How many of us have heard that complaint, and felt like we weren’t providing enough for our children to do?
All the activities and lessons aimed at children sure make it feel like they they aren’t experiencing a real childhood unless they’re ‘pursuing their passions’ through scheduled activities. But is this what is best for their development?
When you hear your children say, “I’m bored” realize you may be entertaining them too much, and they’ve forgotten how to entertain themselves. To help them cope with boredom, and expand their creativity and resilience in the process, intentionally allow for time for them to be bored.
Raising Children Who Become Functional Adults
We are raising future adults rather than children who will be this age forever. While it can seem harmless to drop a preschooler off at drop-in daycare so they won’t be bored while you run errands, or hand them an ipad to watch cartoons on a 20-minute car ride, by doing so we are creating 10, 15, 20-year-olds who have never had the chance to develop patience and tolerate situations that are not entertaining or focused on themselves.
Boredom for happiness in the future
In adult life we often have to choose to be happy in situations we don’t think are fun at first. We have to pay the bills, wash the dishes, clean the toilets, and stay home with sleeping children when we may prefer to be out doing fun activities. We are no longer limited by the limits our parents set for us, and we have to use self control when making purchases and planning our time.
Once a child learns the self control to not act out or insist that some outside force entertain them when they are feeling bored, they start to think of ways to entertain themselves.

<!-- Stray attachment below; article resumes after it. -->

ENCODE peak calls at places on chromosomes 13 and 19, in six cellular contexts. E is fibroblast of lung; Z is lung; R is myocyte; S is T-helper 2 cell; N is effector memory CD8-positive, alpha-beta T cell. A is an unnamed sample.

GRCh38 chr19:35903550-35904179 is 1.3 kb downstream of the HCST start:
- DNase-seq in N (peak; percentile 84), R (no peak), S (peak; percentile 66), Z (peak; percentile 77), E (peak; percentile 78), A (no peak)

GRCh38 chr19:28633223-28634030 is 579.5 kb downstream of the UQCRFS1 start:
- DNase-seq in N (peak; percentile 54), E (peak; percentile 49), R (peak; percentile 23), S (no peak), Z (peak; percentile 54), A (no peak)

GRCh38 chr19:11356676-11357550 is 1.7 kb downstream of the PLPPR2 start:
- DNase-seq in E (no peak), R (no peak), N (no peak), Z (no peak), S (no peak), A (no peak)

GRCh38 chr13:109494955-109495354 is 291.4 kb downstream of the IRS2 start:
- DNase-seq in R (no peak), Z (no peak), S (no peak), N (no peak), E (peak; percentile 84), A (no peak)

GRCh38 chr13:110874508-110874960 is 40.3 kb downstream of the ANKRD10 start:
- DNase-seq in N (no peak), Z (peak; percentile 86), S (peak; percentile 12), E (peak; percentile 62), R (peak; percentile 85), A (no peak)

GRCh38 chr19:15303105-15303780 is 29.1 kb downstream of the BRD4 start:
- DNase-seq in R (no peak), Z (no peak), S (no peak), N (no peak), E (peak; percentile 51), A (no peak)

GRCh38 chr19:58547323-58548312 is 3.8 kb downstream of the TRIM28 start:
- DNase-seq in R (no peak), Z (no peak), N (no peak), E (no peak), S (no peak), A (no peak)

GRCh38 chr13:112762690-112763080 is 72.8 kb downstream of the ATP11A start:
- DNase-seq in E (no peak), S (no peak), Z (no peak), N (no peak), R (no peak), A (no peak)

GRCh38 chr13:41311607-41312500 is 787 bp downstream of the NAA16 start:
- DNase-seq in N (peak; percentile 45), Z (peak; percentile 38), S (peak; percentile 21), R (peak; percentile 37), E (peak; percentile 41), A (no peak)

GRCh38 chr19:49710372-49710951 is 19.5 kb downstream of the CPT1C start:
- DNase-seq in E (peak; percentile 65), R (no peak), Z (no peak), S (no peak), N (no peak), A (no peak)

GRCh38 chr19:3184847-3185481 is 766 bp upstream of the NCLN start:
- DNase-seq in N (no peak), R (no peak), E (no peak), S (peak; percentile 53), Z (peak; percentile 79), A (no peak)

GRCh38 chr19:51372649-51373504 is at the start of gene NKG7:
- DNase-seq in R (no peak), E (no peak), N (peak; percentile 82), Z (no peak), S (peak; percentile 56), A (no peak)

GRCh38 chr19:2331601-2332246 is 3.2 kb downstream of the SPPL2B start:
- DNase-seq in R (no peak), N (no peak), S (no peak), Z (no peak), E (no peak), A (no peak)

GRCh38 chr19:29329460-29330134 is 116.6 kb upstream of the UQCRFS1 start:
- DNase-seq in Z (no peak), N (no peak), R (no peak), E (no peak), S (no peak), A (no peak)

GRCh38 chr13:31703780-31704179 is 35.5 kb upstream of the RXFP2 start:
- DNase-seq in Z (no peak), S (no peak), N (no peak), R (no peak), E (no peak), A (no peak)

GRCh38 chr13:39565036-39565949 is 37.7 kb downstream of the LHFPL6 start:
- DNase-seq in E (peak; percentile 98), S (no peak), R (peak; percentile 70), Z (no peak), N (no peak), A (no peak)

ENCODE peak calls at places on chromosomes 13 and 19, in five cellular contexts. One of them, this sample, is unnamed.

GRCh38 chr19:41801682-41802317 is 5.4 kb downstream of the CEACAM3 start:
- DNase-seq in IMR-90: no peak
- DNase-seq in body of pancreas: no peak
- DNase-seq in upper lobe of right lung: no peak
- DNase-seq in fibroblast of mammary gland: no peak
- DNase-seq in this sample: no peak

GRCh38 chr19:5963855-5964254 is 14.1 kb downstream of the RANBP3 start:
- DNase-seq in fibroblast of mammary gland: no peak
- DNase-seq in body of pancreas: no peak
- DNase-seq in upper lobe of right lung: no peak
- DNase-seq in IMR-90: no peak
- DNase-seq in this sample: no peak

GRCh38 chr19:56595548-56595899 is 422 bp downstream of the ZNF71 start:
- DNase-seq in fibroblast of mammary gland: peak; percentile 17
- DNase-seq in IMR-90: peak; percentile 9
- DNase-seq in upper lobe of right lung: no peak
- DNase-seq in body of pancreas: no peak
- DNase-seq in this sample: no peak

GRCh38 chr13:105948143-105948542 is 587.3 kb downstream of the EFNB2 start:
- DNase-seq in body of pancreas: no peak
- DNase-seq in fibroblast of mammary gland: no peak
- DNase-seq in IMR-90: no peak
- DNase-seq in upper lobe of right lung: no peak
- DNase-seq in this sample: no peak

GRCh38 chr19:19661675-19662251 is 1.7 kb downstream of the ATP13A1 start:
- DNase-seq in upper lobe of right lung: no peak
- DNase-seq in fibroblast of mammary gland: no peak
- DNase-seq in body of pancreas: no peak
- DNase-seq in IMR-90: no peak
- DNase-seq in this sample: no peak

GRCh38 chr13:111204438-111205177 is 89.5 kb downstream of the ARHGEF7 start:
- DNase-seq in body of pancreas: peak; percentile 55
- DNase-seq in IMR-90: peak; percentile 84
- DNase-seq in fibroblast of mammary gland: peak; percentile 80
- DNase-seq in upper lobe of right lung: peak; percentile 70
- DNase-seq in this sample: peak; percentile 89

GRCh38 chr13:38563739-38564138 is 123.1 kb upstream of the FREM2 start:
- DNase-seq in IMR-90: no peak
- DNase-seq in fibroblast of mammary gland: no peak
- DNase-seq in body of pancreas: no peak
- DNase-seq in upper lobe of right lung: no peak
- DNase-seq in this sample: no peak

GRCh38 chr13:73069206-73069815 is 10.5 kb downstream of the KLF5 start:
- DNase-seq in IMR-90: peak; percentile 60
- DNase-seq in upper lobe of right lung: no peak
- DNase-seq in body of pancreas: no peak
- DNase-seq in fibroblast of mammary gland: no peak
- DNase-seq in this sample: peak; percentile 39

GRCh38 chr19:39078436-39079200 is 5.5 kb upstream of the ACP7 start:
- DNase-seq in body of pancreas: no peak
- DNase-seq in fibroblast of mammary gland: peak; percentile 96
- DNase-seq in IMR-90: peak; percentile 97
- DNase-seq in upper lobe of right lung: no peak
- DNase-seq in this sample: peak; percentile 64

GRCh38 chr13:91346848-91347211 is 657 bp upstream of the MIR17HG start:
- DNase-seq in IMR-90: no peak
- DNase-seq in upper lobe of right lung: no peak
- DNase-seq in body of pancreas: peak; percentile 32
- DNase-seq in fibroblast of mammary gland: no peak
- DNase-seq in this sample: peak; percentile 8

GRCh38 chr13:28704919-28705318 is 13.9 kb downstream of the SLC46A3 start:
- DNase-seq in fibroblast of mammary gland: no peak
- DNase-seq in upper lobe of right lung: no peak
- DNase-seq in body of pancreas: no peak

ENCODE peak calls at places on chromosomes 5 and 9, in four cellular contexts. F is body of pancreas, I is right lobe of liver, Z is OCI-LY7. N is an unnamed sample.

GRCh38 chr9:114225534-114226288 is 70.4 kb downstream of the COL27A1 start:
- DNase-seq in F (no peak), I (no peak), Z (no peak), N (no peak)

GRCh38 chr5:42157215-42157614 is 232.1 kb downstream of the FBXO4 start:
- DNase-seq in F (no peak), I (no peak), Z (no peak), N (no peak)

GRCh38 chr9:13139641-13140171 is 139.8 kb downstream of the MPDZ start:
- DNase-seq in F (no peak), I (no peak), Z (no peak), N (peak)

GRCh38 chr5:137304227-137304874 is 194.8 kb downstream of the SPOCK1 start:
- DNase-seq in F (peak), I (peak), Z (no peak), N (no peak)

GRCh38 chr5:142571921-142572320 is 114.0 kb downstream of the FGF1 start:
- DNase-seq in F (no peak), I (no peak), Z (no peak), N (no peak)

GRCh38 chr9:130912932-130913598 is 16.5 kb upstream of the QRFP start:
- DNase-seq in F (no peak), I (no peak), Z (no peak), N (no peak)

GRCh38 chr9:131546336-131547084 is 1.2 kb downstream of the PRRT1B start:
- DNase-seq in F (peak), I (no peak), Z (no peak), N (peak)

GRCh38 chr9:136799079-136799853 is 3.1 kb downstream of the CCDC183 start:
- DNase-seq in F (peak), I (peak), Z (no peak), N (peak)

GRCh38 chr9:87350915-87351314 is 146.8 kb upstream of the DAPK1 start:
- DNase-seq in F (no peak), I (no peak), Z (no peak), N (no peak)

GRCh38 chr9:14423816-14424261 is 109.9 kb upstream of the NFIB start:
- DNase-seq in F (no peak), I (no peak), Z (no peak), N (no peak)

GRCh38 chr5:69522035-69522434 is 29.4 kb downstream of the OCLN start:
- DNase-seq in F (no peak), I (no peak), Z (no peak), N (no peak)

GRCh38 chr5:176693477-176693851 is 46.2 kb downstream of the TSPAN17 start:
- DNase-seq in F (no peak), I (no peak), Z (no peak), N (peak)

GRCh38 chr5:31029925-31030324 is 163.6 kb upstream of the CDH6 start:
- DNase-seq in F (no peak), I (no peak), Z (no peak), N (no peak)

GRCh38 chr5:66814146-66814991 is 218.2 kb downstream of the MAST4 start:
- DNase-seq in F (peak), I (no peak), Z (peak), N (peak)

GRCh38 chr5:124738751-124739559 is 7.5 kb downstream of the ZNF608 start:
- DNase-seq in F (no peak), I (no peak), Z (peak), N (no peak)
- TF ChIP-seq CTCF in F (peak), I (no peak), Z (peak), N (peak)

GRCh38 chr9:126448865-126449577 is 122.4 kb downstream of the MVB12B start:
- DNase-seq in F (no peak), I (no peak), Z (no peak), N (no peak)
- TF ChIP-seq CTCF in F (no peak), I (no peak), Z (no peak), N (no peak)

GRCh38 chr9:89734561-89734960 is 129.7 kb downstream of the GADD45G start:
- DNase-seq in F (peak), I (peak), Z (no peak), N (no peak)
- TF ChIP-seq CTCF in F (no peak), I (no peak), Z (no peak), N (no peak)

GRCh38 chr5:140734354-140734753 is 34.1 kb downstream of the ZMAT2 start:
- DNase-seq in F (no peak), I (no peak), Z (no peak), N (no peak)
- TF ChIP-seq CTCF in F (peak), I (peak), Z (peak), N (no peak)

Unknown to them, this usually involves things that are excellent for their development: Learning, cooperating with their siblings, and pushing themselves physically.
This will be much easier to teach at age 3, 4, 5 than 15, 16, or 25 when they haven’t had much practice tolerating unpleasant things, and they also have real responsibilities like college classes, driving a car, and starting a career.
Emotionally Tolerating Boredom
Being bored is uncomfortable, and learning to be uncomfortable is a part of growing up. In fact, helping my children process this helps me to as well!
To help process this with them our conversations look something like this:
“There’s nothing to do!”
“You can come help me fold laundry :) “
“No, that’s so boring!”
“It’s okay to be bored sometimes. Where do you feel the feeling of boredom? Take a deep breath and really feel it”
“It’s like heavy here” (points to upper chest)
“Good! It’s great to know how to feel your feelings. I get bored sometimes too, especially when I fold laundry”
“Being comfortable being bored helps me be more creative though. Sometimes I get really good ideas when I’m bored, or I notice things that I wouldn’t normally notice, like the birds outside the window or the way the breeze blows the clouds”
“I still don’t like being bored.”
“It’s okay not to like it, not liking things is a part of everyone’s life.”
“I’m going to go get my book…”
“Good idea” :)
** Depending on the age of the child, and the behavior of the child (ahem, for a bored child who is harassing siblings), I may also add in a reminder ‘It’s okay for you to be uncomfortable, but it is not okay for you to disturb or bother other people because you are uncomfortable.’
A Good Boredom Space